Hollywood actors and writers are striking an industry in crisis. The dilemmas all face are a dress rehearsal for how Americans will cope with the growing gig economy and artificial intelligence.
COVID-19 disrupted industries in similar ways as wars and financial crises by accelerating adjustments to new technologies and consumer preferences. Consider development processes for rDNA vaccines.
Before cable, big-screen TVs and the internet, just about everyone was limited to what their local theaters and the three major networks offered.
Larger cities had one or few independent stations — New York had three and Washington one — but their prime-time fare was mostly reruns of popular network shows.
In this environment, the residual system thrived. Actors and writers were paid for the work on the original print of a movie or TV show and again for reruns on affiliate and independent stations.
While movie studios and networks hardly had monopolies, the limited choices made for growing revenue that studios and networks could reasonably share with creative talent. Working-class actors and writers — talent that are not big stars or show creators — generally worked steadier, earned more and enjoyed a better employment environment.
More writers were present on set during filming, and participated in discussions about set dressing, costumes, scene direction and so forth. This permitted junior writers to learn the business and develop skills to become showrunners and primary creators of movies and TV series.
The proliferation of channels on cable created wider employment opportunities, but the real boom came with streaming and its fusion with inexpensive big-screen TVs about a decade ago.
That undermined the market for theaters. Releases with mega stars, high action and a lot of noise — franchises like Indiana Jones and superheroes — still have great big-screen appeal. But for ordinary drama and comedy, it takes a pretty compelling story to get Americans away from their couches, wine and cheese into the theaters with greasy popcorn.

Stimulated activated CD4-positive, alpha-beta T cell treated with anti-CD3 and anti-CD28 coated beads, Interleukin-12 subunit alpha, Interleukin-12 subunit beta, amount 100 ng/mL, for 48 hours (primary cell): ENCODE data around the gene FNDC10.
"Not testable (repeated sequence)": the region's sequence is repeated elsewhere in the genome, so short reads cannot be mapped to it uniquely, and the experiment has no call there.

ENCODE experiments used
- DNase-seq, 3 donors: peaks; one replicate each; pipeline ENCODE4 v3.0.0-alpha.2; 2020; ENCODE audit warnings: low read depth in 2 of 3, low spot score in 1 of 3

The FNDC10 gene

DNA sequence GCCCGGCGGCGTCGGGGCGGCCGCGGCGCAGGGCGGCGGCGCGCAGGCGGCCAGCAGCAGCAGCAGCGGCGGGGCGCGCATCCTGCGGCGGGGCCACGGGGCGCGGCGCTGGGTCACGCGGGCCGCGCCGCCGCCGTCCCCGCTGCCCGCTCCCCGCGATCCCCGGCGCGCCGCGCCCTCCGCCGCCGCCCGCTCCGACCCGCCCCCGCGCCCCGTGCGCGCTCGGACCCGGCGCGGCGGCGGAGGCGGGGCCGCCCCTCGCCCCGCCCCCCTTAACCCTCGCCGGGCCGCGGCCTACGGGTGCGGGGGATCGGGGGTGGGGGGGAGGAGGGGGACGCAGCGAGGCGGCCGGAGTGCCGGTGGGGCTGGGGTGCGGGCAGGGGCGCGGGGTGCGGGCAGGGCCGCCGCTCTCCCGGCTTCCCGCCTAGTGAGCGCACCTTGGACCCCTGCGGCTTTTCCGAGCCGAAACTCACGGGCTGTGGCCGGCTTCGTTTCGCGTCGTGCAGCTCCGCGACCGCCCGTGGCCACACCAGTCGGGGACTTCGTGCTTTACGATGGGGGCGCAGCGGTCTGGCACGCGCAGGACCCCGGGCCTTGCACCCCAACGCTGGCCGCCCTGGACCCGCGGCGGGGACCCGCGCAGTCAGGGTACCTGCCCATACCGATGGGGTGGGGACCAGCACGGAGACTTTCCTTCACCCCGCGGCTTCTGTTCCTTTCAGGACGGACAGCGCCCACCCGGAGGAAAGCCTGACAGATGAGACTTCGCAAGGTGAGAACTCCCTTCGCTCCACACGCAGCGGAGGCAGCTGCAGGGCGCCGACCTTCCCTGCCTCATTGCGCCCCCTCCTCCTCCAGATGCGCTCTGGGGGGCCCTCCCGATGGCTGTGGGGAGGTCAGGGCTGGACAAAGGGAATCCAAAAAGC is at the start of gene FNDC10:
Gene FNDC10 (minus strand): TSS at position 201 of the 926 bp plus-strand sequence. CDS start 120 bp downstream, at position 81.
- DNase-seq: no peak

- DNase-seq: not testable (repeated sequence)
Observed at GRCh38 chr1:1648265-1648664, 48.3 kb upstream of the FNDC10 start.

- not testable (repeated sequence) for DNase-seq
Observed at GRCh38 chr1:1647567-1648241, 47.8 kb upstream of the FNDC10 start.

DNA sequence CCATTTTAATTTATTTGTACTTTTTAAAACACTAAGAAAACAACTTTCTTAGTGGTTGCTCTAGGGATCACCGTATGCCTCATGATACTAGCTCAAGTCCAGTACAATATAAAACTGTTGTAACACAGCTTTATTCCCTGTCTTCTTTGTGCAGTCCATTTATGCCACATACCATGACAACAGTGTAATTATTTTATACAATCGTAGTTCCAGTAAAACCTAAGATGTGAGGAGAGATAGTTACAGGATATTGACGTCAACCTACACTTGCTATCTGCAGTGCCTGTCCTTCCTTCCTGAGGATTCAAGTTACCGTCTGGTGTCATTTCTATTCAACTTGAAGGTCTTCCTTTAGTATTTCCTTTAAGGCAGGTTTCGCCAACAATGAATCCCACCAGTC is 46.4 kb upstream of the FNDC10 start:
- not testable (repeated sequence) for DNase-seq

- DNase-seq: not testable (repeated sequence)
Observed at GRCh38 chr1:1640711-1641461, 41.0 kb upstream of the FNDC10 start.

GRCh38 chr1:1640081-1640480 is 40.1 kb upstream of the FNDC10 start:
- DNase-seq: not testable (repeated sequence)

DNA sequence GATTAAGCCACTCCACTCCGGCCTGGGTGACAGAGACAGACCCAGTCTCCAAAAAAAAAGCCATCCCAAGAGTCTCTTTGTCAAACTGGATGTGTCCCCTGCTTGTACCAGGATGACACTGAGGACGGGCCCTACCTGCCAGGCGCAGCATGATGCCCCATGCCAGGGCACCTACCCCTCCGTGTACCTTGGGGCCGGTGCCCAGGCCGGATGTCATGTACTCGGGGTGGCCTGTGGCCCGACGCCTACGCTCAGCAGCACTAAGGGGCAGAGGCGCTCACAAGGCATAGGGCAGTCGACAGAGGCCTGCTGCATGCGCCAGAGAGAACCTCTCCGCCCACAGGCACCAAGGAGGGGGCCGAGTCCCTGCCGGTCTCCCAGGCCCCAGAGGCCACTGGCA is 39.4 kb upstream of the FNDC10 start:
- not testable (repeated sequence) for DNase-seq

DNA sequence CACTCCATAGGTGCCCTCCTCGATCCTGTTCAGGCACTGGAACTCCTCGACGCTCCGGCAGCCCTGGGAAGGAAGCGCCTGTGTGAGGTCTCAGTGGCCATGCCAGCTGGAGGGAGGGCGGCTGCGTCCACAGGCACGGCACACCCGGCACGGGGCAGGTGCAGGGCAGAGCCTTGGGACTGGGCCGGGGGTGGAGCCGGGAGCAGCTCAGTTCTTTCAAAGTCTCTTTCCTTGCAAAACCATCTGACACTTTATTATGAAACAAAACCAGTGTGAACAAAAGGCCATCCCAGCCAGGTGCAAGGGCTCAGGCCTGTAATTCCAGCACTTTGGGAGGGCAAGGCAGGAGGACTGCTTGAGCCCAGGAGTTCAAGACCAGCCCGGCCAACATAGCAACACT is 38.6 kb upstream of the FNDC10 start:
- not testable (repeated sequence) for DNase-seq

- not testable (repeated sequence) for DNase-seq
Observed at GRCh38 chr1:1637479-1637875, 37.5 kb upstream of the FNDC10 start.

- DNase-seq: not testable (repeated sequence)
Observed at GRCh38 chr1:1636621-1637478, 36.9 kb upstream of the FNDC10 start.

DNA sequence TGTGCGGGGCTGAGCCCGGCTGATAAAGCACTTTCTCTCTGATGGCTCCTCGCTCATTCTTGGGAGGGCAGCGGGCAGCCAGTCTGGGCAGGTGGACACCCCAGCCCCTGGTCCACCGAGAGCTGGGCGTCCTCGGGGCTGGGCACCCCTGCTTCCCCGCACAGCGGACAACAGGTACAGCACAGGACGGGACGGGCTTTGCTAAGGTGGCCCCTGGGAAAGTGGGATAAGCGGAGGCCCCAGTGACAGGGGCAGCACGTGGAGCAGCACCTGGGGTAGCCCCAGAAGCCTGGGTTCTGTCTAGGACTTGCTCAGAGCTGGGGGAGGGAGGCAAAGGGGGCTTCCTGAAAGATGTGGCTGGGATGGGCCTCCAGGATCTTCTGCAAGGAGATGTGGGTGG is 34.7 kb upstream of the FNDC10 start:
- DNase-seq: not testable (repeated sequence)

COVID-19 shut theaters for a time, accelerating this dynamic, but it did not create it.
There’s still a lot of revenue, but now Americans have more choices — both the number of outlets for new movies and TV shows and a catalog of viewing experiences going back to the advent of talking motion pictures.
The market is fragmented. Residuals are smaller. Working-class actors and writers have a tougher time earning a living.
Writers’ rooms are smaller, fewer work on set, and streaming series have perhaps 10 episodes per season. compared with 22 for linear TV.
Actors and writers do a lot more scrambling to piece together enough employment to pay the rent.
The residuals — an important part of actors’ and writers’ long-term income — are simply a lot smaller than in the days when theaters and linear TV dominated.
With more Americans cutting the cord — opting out of cable and relying on streaming — the problems of the industry have worsened.
The big studios and other entrepreneurs have rushed into streaming and the lake is overfished. Netflix, owing to its first mover advantage, earns a profit, but Disney, Comcast and Paramount had a combined loss of $8.4 billion in 2022.
Subscription fees are rising, but the number of movies and shows produced must get smaller.
Ultimately, the actors’ and writers’ strike pits working-class talent against the well-paid star actors and creators/writers. Recent job actions merely put producers in the tough position of dividing the loss.
Unless, of course, some innovation comes along that dramatically raises productivity — enter stage right, artificial intelligence.
Much of what writers do is highly formulaic — consider cop shows and the typical Hallmark fare — and a good deal of that will soon be doable in first draft by Chat-GPT. Where four or eight writers worked on a movie or show, perhaps one or two will suffice.
Like actors worried their identities will be appropriated by computer recreations, writers need limits on the use of characters and the fictional communities they create.
Going beyond that, if the Screen Actors Guild and Writers Guild of America negotiate overly-strict limits on the use of AI by major studios and incumbent streaming services, new services will emerge that employ actors and nonunion contractors offering more flexibility.
As Netflix and Amazon demonstrated by becoming producers of original content, the industry does not have high entry barriers.
The creative talent working one of the many clones of “Law and Order” and similar franchises can impose more effective limits on the use of computer simulations, but all franchises eventually end.
What emerges to capture eyeballs would be produced by new streaming services unbound by rigid limits on AI.
New actors and writers willing to permit more liberal use of their likenesses and creative work will thrive much as workers at Tesla are taking market share from the UAW at GM and Ford.
• Peter Morici is an economist and emeritus business professor at the University of Maryland, and a national columnist.